Oppenheimer: Anti-Nuclear Groups Welcome Christopher Nolan's Film But Say It Fails To Depict True Horror; Read On
Oppenheimer: Christopher Nolan’s Film Presents Historically Accurate Ethical Doubts Of The Physicist & The Invention Of Atomic Bomb But Fails To Depict The True Horrors, Says Anti-Nuclear Groups ( Photo Credit – YouTube )

Christopher Nolan’s film Oppenheimer is now released in theatres today after much anticipation. Fans have been eagerly waiting for the Cillian Murphy starrer ever since it was announced in 2021. The film explores Oppenheimer’s moral quandary over his role in creating the most destructive weapon ever made.

The film, written and directed by Nolan, is based on the 2005 American Prometheus biography by Kai Bird and Martin J. Sherwin. It stars Cillian Murphy as J Robert Oppenheimer, a theoretical physicist who is known as the father of Atom Bomb.

While Oppenheimer is being praised for being historically accurate to portray Oppenheimer’s ethical doubts about his invention and his subsequent persecution by the US government, the film lacked to capture the horrifying, gory details of the death of the victims, claims the report The Guardian.

One of the closing scenes of Oppenheimer showed translucent, flesh-toned material tearing off a woman’s face. She represented the victims in Hiroshima and Nagasaki, whose skin was burned off in the blast.

However, the film’s skilful representation, which minimises the impact of the bomb on human suffering, pales in comparison to the horrible reality in Japan. Instead, Christopher Nolan’s blockbuster movie is a frantic investigation of the US government’s scientific endeavour to create a nuclear bomb before the Nazis did at the end of World War II. The project’s namesake, J. Robert Oppenheimer, was in charge.

The film explores Oppenheimer’s moral quandary over his role in creating the most destructive weapon ever made, but nuclear disarmament campaigners fear its power to persuade people of the existential threat posed by nuclear arms may be diminished by its focus on scientific achievement.

“The overall impact of the film is unbalanced – people leave the theatre thinking how exciting a process it was, not thinking ‘God, this was a terrible weapon of mass destruction and look what’s happened today’,” said Carol Turner, a co-chair of the Campaign for Nuclear Disarmament’s London branch.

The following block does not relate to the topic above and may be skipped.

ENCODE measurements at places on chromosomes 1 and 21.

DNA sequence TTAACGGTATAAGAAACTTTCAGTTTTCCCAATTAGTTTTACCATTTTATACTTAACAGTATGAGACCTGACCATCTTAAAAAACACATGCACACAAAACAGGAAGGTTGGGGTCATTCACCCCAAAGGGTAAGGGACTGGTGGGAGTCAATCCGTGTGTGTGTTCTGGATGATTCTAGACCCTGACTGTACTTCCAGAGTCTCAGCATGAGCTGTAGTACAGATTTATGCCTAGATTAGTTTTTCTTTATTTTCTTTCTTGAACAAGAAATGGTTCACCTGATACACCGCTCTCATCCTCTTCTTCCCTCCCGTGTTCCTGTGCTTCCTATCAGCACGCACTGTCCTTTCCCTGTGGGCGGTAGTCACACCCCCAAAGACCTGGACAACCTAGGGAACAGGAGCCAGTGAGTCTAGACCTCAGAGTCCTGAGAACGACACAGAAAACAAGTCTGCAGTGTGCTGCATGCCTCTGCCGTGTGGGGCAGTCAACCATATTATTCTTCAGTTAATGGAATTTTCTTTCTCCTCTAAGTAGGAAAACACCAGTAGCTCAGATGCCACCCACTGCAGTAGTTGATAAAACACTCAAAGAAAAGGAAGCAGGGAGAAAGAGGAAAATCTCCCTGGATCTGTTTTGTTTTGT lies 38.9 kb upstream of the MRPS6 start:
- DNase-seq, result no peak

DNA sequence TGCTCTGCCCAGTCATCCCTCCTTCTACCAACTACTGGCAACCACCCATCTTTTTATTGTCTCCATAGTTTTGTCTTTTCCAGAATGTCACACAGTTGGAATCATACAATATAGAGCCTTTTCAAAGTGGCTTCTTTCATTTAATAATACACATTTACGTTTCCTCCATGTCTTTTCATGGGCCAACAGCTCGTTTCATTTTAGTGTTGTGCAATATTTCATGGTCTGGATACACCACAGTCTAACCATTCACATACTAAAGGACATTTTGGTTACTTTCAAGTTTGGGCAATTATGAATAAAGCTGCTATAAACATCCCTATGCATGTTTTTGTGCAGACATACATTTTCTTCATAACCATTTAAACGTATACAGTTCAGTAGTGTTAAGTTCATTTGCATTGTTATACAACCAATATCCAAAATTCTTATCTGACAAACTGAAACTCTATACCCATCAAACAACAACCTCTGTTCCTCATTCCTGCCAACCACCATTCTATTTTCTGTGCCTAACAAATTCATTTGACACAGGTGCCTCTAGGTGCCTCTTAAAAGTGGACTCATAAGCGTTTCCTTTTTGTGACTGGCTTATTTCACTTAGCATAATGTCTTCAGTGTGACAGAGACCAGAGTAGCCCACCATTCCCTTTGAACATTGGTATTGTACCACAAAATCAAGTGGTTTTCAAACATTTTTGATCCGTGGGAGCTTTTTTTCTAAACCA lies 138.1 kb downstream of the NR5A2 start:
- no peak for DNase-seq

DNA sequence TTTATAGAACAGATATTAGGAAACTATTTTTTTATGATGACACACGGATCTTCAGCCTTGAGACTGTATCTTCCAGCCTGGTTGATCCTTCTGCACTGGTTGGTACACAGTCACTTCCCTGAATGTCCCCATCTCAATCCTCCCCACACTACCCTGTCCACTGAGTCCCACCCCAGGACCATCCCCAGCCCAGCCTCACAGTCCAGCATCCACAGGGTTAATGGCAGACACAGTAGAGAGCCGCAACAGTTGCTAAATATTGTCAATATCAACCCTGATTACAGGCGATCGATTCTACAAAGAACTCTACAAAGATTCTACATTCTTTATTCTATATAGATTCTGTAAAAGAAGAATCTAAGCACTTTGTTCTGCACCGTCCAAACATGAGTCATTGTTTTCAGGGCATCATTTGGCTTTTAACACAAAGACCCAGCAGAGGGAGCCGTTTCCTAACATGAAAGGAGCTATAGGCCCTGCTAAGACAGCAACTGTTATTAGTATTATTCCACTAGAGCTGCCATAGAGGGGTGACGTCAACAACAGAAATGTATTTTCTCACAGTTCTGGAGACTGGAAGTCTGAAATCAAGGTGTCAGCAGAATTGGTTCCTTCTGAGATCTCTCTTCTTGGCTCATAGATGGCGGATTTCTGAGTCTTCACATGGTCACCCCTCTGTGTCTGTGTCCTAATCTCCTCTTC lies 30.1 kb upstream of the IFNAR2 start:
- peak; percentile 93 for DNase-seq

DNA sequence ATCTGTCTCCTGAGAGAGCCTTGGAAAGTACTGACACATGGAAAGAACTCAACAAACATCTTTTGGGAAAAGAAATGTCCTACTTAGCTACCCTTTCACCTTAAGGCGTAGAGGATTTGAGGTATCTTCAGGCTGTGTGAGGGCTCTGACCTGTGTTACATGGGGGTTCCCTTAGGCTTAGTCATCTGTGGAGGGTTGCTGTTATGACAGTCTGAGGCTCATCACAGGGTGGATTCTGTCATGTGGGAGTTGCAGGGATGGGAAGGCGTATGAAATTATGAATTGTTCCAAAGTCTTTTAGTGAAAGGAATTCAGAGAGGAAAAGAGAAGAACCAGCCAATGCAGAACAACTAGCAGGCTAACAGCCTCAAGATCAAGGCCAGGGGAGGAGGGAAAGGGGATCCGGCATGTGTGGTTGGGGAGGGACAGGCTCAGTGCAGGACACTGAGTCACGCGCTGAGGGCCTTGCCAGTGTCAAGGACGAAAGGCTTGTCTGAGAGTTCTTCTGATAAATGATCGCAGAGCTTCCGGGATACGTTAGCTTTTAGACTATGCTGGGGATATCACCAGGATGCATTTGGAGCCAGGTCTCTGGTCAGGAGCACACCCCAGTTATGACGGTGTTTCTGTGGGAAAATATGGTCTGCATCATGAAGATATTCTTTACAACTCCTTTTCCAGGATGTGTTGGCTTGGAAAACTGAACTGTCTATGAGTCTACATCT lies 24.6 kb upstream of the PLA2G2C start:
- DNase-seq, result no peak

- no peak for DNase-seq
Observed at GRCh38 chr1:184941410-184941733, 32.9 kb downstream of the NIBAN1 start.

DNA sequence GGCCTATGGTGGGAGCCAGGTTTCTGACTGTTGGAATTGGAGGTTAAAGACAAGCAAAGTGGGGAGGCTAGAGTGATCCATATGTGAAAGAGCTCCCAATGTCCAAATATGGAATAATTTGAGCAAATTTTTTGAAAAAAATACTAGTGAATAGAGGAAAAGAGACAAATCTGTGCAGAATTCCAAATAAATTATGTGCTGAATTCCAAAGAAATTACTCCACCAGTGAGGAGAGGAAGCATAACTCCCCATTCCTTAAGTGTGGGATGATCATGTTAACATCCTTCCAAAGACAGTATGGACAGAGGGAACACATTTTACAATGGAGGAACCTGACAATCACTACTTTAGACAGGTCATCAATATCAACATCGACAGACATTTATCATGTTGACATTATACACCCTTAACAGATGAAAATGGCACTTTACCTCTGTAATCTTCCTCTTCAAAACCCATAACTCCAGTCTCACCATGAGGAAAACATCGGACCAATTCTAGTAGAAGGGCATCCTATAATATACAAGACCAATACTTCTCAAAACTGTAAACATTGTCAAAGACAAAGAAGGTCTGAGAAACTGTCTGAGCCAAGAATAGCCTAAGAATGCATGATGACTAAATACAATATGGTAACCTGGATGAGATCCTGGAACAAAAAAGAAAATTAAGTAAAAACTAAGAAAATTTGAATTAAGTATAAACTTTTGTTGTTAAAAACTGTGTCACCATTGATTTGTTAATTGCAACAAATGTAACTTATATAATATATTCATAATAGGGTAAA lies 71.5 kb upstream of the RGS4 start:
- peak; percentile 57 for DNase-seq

“The effect of the [Hiroshima and Nagasaki] blasts was to remove the skin in a much more gory and horrible way – in the film, it was tastefully, artfully presented. There’s nothing wrong with that, but if you look at photographs of actual survivors and read accounts of what happened to them, it was a very horrifying, gory death.”

Despite these reservations, Turner believes it’s positive that the film is bringing attention to the “real and present danger” that nuclear weapons offer in the confrontation between Russia and Ukraine. As illustrated by the relative calm surrounding the storage of US nuclear weapons in the UK compared to the indignation of prior decades, this is particularly true at a time when there is little public conversation.

Diédre Paterno Pai, a manager at Pax Sapiens, an NGO specialising in armed conflict, said: “I don’t know that the general public understands how easy it could be to fall into a nuclear conflict. And the groups working to prevent that from happening are not front and centre in the way that climate change or other existential threats are.”

The executive director of the Basic research tank, Sebastian Brixey-Williams, expressed hope that the movie could counteract the public’s “deep sense of apathy” caused by the nuclear debate’s almost total exclusion from the arts during the past three decades.

“The universe is calling for people to start doing this kind of film. In some ways, it’s quite elegant because it’s not looking at some of these issues directly but asking more reflective questions about nuclear weapons – and that internal struggle Oppenheimer faced really plays out at a societal level. They are difficult trade-offs to make,” he said.

“Nuclear weapons are becoming part of the international conversation again, and that’s a double-edged sword. I’m glad they are, but this is because nuclear risks are rising,” he added, citing recent US and Russian exits from cold war-era arms control treaties in combination with China’s nuclear arms buildup as reasons for the escalating threats.

According to Brixey-Williams, Christopher Nolan’s film may motivate viewers to take action on nuclear issues, such as backing multilateral negotiations on large nuclear arsenal reductions or defending the rights of Indigenous people who are harmed by uranium mining and weapons testing.

He said: “The human story about Oppenheimer is a useful way into that – it throws down the gauntlet for NGOs like us to give people the tools to respond. [Nuclear weapons] are as out of control as the climate emergency is, but it’s just getting much, much less attention.”

For more updates on Hollywood news, follow Koimoi.

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